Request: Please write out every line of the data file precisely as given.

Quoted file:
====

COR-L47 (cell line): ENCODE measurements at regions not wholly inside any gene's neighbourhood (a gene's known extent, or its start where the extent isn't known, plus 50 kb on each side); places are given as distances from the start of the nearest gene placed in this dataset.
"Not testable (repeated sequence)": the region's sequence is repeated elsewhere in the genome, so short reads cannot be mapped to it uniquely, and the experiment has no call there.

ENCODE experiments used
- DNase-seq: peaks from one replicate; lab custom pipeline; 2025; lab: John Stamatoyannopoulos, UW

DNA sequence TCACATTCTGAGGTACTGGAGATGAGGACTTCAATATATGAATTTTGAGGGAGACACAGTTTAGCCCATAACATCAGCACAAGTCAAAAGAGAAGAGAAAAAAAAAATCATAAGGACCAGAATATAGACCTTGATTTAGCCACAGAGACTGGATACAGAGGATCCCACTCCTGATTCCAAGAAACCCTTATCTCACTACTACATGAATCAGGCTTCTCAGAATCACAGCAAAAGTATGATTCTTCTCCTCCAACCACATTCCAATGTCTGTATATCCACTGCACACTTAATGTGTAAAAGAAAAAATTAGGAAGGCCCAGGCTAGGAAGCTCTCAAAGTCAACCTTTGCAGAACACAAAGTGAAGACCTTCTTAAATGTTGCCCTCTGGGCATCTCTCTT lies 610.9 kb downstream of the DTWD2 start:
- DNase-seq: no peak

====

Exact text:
COR-L47 (cell line): ENCODE measurements at regions not wholly inside any gene's neighbourhood (a gene's known extent, or its start where the extent isn't known, plus 50 kb on each side); places are given as distances from the start of the nearest gene placed in this dataset.
"Not testable (repeated sequence)": the region's sequence is repeated elsewhere in the genome, so short reads cannot be mapped to it uniquely, and the experiment has no call there.

ENCODE experiments used
- DNase-seq: peaks from one replicate; lab custom pipeline; 2025; lab: John Stamatoyannopoulos, UW

DNA sequence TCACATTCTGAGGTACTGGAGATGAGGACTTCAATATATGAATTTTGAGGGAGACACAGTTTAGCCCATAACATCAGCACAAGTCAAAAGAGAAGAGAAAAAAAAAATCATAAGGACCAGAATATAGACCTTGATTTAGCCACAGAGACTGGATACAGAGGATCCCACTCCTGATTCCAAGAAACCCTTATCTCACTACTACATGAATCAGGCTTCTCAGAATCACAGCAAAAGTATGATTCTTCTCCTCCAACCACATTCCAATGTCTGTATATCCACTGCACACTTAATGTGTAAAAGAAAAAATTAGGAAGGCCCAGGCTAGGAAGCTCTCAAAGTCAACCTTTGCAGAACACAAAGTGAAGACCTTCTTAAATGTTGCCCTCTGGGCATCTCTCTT lies 610.9 kb downstream of the DTWD2 start:
- DNase-seq: no peak